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Displaying items by tag: Amerigo Vespucci

Italian tallship Amerigo Vespucci, once described by US sailors as the most beautiful in the world, (on Monday) docked at Dublin Port.

As The Irish Times reported, Amerigo Vespucci is a training vessel for Italian Navy cadets who sail for three months at the end of their first year at the Livorno Naval Academy. The period on the ship is intended to give the trainees the skills and world experience needed to become successful mariners.

They spend three or four days in each town or city in which they moor. While in Dublin, they plan on visiting Trinity College, the Guinness Storehouse and the Google building. The trainees sleep in hammocks while on board and there are four rooms below deck for the male cadets, and one for female cadets.

Federica Bellina (19), one of the 133 cadets on the ship, among 35 women, said she had wanted to join the navy since she was very young.

“We are able to open the sails and use the wind in order to navigate,” said Ms Bellina. “It’s a wonderful experience because we are on the masts and we can see the ocean, we can see the sea and we are an active part of the ship.”

They use “nautical observation” to determine the location of the ship relative to the stars and sun. They take care of the ships, train physically — often stopping to row in boats — and monitor the sea for targets or other ships.

Ms Bellina is training as a coast guard, which will see her study for five years in the academy.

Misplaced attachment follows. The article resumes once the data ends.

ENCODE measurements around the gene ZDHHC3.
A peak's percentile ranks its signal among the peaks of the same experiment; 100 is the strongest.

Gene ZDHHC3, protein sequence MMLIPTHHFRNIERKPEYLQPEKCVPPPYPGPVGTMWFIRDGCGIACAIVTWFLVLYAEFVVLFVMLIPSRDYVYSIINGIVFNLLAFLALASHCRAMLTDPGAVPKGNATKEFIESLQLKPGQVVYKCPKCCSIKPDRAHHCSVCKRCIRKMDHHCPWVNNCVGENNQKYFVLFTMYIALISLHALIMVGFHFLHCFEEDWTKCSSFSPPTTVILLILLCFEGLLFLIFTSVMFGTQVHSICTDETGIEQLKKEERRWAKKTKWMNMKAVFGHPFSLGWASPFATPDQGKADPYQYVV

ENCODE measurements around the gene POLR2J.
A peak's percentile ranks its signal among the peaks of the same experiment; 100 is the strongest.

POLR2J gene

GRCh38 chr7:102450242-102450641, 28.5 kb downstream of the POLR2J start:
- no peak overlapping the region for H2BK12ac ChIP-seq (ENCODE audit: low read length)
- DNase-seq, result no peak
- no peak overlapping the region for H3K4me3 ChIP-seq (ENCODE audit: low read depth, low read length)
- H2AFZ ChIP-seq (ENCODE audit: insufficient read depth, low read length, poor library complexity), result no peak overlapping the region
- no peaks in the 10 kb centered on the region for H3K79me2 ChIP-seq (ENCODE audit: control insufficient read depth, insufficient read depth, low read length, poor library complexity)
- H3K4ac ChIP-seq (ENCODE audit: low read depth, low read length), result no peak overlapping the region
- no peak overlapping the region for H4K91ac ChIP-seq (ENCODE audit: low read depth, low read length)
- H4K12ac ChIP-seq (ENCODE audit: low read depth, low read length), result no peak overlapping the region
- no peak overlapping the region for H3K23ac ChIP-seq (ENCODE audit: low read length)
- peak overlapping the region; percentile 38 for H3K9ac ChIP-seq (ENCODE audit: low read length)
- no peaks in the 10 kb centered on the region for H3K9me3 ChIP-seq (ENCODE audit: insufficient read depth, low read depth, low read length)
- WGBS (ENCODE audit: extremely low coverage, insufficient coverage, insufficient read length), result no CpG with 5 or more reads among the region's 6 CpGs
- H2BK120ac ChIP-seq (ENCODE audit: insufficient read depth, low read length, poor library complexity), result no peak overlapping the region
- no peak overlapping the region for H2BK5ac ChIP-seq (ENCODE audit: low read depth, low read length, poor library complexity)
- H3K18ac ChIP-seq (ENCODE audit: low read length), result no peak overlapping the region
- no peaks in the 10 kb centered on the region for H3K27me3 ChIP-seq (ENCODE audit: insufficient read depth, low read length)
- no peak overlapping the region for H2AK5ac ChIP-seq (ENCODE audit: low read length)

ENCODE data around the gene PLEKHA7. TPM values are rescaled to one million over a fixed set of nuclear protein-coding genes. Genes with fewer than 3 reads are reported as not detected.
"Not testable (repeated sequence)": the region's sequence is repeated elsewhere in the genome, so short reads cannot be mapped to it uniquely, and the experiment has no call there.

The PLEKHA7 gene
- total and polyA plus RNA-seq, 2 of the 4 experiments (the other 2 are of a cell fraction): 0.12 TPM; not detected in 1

For more on the recent visit click here as Afloat adds this morning the tallship departed the capital and is next bound for Bergen in Norway. 

Published in Navy

#TALLSHIPS – The Italian Navy's full-rigged training ship, Amerigo Vespucci, made a lunchtime arrival to Dublin Port today, where she then proceeded to make an impressive entrance through the East-Link bridge, in order to reach her 'Docklands' berth, writes Jehan Ashmore.

She had earlier appeared on the horizon south of the Kish Bank Lighthouse and what makes her easy to recognise is her distinctive hull livery. Unlike most white-painted tallships, the three-masted ship sports striking black and white hull, with each strip marking one of her three decks. Standing above these decks are her rigging, where her masts tower above the seas and at a height of nearly 63 metres.

Prior to her arrival, another naval sail training ship, the barque Cuauhtemoc, of the Mexican Navy docked into the capital having made a late morning call. A week ago she became the first over the finishing line off the Tuskar Rock, marking the final leg of the race from Spain.

Looking particularly smart, the vessel was 'dressed overall' upon her arrival with a large Mexican flag flying proudly at the stern. She too passed through the East-Link bridge and like Amerigo Vespucci, is moored alongside Sir John Rogersons Quay.

Astern of her was the UK flagged gaff ketch Maybe which has been in Howth Harbour in recent days. She berthed opposite the Cuauhtemoc at North Wall Quay.

A  total of nine Tall Ships will have free access to the public at different times over the weekend, available on a first come first served basis.

In regards to the Amerigo Vespucci, she will be open today, from 3pm to 7pm, and tomorrow from 10.30am to 1pm and 3pm to 6pm. On Saturday the times are from 10.30am to 1pm and 3pm to 7pm.

Opening hours for the Cuauhtemoc, will be open till 7pm today, and from 10am till 11pm tomorrow and Saturday. For the full list of vessels and respective opening hours visit

A notable festival highlight, is the 'Crew Parade' which is on tomorrow (Friday) between 3-4pm. Crews from around the world will march from the North Wall Quay and finish at the Custom House for a special prize giving ceremony.

Published in Tall Ships